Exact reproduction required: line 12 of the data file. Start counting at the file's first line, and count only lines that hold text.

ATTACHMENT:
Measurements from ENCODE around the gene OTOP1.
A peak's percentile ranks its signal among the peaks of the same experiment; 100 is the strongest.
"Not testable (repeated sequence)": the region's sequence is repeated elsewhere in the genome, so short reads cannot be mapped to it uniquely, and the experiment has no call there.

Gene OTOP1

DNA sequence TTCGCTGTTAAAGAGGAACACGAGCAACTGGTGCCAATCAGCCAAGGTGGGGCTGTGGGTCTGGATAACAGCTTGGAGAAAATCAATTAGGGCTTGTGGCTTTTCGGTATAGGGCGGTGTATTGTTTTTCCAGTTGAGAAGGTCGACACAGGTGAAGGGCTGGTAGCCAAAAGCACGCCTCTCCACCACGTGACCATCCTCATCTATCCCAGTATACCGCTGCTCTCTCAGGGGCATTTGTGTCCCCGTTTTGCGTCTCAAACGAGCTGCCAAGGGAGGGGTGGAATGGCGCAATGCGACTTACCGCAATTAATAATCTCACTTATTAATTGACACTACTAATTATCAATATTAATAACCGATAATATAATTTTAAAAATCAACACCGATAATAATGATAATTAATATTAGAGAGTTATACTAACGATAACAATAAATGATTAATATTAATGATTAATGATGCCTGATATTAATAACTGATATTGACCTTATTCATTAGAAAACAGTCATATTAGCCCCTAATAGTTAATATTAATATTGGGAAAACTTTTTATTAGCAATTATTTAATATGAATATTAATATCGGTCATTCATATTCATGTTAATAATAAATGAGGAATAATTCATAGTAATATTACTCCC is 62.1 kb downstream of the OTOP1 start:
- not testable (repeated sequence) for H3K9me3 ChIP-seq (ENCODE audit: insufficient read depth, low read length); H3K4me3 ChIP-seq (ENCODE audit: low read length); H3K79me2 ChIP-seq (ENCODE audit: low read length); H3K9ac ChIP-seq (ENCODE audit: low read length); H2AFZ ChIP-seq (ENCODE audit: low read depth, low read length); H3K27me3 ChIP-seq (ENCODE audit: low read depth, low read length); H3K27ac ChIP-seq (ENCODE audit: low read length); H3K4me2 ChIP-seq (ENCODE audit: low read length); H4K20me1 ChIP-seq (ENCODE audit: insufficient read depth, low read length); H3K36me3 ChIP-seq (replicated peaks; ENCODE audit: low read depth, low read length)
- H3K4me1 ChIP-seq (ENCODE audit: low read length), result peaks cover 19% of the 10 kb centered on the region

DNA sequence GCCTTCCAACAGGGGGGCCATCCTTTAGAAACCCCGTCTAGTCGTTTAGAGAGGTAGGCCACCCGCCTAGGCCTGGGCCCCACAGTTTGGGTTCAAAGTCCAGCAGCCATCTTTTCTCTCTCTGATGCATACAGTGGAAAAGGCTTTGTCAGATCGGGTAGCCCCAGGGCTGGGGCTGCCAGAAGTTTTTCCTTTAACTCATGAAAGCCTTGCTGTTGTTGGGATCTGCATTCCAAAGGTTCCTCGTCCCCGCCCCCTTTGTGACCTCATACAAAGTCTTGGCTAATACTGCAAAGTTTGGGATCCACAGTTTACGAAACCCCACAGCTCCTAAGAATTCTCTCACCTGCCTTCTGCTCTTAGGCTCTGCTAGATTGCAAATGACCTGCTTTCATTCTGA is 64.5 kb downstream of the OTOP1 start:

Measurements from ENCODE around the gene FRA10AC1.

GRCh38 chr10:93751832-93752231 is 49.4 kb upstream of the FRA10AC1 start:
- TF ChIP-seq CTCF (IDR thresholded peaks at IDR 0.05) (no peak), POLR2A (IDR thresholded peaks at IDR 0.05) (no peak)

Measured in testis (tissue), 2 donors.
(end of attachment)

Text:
Measured in testis (tissue), 2 donors.